Category: elk

Logstash on Windows– transformation of data

Part 1: http://msprogrammer.serviciipeweb.ro/2016/12/05/logstash-on-windowsinstallation-and-io-examples/ 

Part 2 : http://msprogrammer.serviciipeweb.ro/2016/12/12/logstash-on-windows-transformation-of-data/

Now we want to use logstash for transforming data. For this , we use filter plugins to modify the data.

The process is like this:  Logstash receive the data(input plugin) , then apply a filter plugin( to parse and make new fields of data) and then sends data to output ( with an output plugin)

Let’s say we have this data that comes in a csv form,  like this:

PCName, RAM

AndreiPC, 10

OtherPC, 5

But we want to collect also from local pc ( let’s say console ) and do not put the PC name. The configuration is

input {
tcp {
    port => 9000
    type => "tcpLog"
  }
  stdin {
    type=> "console"
  }
}
filter{
    if [type] == "tcpLog" {   
        csv {
            columns => [       
                "PCName",
                "RAM"
                         ]
            add_field=>{
                "Source" => "tcp"
                }
        }
    }
    if [type] == "console" {   
        csv {
            columns => [                           
                "RAM"
                         ]
            add_field=>{
                "PCName" => "%{host}%"
                }
        }
    }
    mutate {
         convert => { "RAM" => "integer" }
        }
   
   
}
  output {
stdout {codec => rubydebug}

}

I find the configuration easy to understand – the output is a detailed json( rubydebug) and the input can be either tcp, either console.

If type is console, than a field will be add ( PCName ) .

And , at the final of the filter , the RAM field will be mutated into integer.

You can find filter plugins at https://www.elastic.co/guide/en/logstash/current/filter-plugins.html

Logstash on Windows–installation and I/O examples

Part 1: http://msprogrammer.serviciipeweb.ro/2016/12/05/logstash-on-windowsinstallation-and-io-examples/ 

Part 2 : http://msprogrammer.serviciipeweb.ro/2016/12/12/logstash-on-windows-transformation-of-data/

I was very impressed by the declaration of logstash :”Centralize, Transform & Stash Your Data”  . What I think it does it receives, transforms  and outputs data- and it does very configurables.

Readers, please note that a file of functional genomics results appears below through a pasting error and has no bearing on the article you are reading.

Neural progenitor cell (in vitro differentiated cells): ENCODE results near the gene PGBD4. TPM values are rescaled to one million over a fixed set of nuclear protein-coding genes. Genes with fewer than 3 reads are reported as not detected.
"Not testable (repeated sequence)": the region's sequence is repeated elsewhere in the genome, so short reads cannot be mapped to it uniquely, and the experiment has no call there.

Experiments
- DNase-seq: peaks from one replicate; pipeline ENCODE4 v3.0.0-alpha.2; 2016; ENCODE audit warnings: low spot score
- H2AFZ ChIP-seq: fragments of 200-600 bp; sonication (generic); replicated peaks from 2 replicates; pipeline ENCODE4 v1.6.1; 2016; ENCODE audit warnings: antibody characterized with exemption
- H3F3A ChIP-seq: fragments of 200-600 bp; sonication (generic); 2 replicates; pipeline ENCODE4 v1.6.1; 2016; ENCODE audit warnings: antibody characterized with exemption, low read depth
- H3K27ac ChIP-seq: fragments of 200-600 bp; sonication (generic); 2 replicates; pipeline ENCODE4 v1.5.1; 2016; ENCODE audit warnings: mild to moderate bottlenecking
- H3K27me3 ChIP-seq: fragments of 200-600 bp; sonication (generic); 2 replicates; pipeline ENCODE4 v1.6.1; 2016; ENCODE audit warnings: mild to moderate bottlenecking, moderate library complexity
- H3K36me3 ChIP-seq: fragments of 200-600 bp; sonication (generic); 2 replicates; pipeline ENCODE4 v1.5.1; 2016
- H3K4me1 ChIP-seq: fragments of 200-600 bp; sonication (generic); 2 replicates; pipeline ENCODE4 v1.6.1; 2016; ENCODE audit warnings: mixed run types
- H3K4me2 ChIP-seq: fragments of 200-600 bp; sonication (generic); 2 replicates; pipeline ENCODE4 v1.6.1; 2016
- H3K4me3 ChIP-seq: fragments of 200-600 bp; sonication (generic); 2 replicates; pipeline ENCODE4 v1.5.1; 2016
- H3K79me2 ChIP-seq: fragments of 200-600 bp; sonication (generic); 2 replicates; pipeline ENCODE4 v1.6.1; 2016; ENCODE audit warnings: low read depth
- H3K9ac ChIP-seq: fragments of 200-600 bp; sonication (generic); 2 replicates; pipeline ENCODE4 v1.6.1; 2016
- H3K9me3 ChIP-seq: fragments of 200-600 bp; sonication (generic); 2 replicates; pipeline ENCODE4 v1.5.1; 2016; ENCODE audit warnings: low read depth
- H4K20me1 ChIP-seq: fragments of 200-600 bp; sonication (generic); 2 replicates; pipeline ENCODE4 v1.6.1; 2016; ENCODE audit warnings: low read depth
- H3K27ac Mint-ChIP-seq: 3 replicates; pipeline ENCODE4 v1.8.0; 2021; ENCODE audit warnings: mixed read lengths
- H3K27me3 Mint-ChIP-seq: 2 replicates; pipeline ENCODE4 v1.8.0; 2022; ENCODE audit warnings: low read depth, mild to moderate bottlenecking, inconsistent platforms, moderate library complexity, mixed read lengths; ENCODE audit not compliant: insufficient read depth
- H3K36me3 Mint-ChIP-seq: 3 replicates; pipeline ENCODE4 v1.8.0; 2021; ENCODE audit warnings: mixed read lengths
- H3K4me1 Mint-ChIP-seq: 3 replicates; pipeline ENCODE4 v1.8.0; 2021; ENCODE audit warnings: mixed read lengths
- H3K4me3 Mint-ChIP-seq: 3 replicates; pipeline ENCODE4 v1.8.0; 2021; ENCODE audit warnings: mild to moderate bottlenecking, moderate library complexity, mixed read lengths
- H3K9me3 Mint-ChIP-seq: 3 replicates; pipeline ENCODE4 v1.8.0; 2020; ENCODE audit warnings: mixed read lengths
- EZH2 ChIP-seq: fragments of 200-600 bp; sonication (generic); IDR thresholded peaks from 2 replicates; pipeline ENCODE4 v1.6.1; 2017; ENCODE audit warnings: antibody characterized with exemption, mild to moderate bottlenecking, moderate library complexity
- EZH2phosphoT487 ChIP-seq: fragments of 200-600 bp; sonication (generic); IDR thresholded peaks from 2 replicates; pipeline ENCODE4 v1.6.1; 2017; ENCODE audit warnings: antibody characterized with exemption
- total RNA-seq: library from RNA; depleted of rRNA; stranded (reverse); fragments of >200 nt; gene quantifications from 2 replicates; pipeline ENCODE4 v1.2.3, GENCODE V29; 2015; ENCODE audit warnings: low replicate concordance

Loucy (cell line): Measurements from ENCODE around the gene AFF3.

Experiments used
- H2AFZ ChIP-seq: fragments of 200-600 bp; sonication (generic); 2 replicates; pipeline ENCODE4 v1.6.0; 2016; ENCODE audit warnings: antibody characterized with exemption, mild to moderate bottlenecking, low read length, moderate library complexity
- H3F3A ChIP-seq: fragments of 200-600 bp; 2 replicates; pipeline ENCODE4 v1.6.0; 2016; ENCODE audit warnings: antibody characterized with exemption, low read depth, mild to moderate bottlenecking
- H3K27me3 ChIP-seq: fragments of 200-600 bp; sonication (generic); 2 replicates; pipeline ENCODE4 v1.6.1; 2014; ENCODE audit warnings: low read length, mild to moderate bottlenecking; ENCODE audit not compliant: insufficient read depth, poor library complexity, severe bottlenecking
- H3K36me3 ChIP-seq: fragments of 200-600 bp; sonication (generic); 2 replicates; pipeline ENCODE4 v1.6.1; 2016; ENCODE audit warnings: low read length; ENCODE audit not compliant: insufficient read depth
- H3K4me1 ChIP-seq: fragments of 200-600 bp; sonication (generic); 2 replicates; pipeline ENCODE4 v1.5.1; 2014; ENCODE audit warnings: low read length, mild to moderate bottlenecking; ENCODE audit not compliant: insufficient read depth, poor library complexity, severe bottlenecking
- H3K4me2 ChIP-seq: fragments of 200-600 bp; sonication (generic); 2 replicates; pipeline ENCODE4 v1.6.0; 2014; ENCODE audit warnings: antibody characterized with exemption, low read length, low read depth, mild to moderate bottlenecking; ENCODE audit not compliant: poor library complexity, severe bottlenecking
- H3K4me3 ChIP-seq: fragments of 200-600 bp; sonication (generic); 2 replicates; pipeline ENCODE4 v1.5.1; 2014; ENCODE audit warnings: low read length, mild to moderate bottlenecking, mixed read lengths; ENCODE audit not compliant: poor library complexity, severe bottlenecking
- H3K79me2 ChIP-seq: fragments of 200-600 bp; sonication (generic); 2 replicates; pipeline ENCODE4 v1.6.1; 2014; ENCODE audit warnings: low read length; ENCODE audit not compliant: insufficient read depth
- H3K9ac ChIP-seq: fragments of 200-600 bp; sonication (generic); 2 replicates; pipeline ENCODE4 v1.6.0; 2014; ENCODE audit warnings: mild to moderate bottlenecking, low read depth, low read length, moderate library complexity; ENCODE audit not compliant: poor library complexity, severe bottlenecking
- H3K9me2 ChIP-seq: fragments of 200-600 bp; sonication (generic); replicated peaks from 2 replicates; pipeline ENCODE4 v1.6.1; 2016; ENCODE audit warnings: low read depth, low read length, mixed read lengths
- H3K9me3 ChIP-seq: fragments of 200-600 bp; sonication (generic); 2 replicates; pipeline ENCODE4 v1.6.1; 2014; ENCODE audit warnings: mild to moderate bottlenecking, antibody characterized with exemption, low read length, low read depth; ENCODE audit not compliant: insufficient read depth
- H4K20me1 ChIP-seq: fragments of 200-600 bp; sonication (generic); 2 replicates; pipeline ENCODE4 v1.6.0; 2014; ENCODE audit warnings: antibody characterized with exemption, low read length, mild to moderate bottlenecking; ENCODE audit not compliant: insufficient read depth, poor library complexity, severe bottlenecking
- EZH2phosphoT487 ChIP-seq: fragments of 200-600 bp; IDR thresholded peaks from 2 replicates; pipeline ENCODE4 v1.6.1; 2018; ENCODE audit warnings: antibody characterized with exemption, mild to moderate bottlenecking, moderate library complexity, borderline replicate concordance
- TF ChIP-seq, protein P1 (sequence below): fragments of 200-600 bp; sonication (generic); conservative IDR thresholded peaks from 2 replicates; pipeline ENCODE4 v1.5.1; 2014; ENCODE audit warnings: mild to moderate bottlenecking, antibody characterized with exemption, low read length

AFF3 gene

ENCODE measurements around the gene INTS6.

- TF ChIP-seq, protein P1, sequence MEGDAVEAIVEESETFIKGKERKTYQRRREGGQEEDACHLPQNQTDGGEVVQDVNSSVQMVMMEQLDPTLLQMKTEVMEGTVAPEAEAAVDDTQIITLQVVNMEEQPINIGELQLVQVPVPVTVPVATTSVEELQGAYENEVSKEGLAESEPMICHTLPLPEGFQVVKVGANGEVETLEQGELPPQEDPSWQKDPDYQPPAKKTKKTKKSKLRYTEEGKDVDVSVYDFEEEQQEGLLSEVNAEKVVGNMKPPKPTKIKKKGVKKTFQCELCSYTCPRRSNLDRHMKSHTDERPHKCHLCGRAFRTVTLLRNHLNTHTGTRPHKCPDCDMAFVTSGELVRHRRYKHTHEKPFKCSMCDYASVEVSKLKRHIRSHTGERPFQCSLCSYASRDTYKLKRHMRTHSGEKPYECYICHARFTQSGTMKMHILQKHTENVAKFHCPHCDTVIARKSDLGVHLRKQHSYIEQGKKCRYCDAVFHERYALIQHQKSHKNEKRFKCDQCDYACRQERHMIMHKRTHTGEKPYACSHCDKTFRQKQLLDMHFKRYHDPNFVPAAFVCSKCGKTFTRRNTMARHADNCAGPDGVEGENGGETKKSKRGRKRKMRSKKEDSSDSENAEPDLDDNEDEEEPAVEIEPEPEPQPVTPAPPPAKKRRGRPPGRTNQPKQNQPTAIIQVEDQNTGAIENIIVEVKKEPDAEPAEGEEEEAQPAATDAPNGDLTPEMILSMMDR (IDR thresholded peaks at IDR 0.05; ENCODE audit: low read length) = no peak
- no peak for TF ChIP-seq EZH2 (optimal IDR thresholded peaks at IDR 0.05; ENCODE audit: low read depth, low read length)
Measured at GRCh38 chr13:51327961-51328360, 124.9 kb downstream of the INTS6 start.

I will start with some easy examples .

Install

Download the logstash from https://www.elastic.co/downloads/logstash  -  there is a zip file. Download and unblock , then extract all contents .A folder will be created ( the name of my folder is logstash-5.0.0 ). Open a command prompt and run

logstash-5.0.0\bin\logstash

The answer could be several :

1. PC is missing java – go , download, unblock, execute

2. It says something about missing “ server “ folder on java installation – goto your Java installation folder and copy “client” folder to “server”

3. It says “ ERROR: No configuration file was specified “ -  Ok, it is perfect!

Execution

Logstash need input and output to be configured – because it transforms any “input” into any “output” that he knows( via plugins)

Ok, now let’s do a working example – reading and writing to console :

logstash-5.0.0\bin\logstash -e ‘input { stdin { } } output { stdout {} }’

Now when you write something such as

asdasdasd

,the answer will be

2026-11-05T20:11:30.883Z ANDREIPC asdasdasd

Well, this is the first transformation – console to console.

Let’s make something more complicated – now I want to read from tcp port 9000 and output to console – but to see the whole message. For this we will create a file, named tcp.txt, with the following content:

input {
  tcp {
    port => 9000
    type => "tcpLog"
  }
}
  output {
stdout {codec => rubydebug}

}

( the code is for seeing more details about the message  ) And we will run

logstash-5.0.0\bin\logstash -f tcp.txt

Somewhere logstash should say:

Starting tcp input listener {:address=>"0.0.0.0:9000"}

In a separate window, I will start

telnet 127.0.0.1 9000

and enter the same text

asdasd

The answer will be:

{
    "@timestamp" => 2026-11-05T20:27:18.047Z,
          "port" => 51037,
      "@version" => "1",
           "host" => "127.0.0.1",
       "message" => "asdasd\r",
          "type" => "tcpLog"
}

And it is more clear now -  we jave telnet=> console.

Let’s say that now we want to write the output a file. I will modify tcp.txt to add to output the file plugin :

input {
  tcp {
    port => 9000
    type => "tcpLog"
  }
}
  output {
stdout {codec => rubydebug}
file {    path => "a.txt"     }
}

We start again logstash with

logstash-5.0.0\bin\logstash -f tcp.txt

and the telnet console with

telnet 127.0.0.1 9000

and enter the same text

asdasd

The answer will be now:

{
    "@timestamp" => 2026-11-05T20:31:47.639Z,
          "port" => 51213,
      "@version" => "1",
          "host" => "127.0.0.1",
       "message" => "asdasdad\r",
          "type" => "tcpLog"
}
[2026-11-05T22:31:48,534][INFO ][logstash.outputs.file    ] Opening file {:path=>"a.txt"}

For more outputs(such as csv , http. mongodb and others) , please see https://www.elastic.co/guide/en/logstash/current/output-plugins.html

For more inputs(such as file, http, github and others) please see  https://www.elastic.co/guide/en/logstash/current/input-plugins.html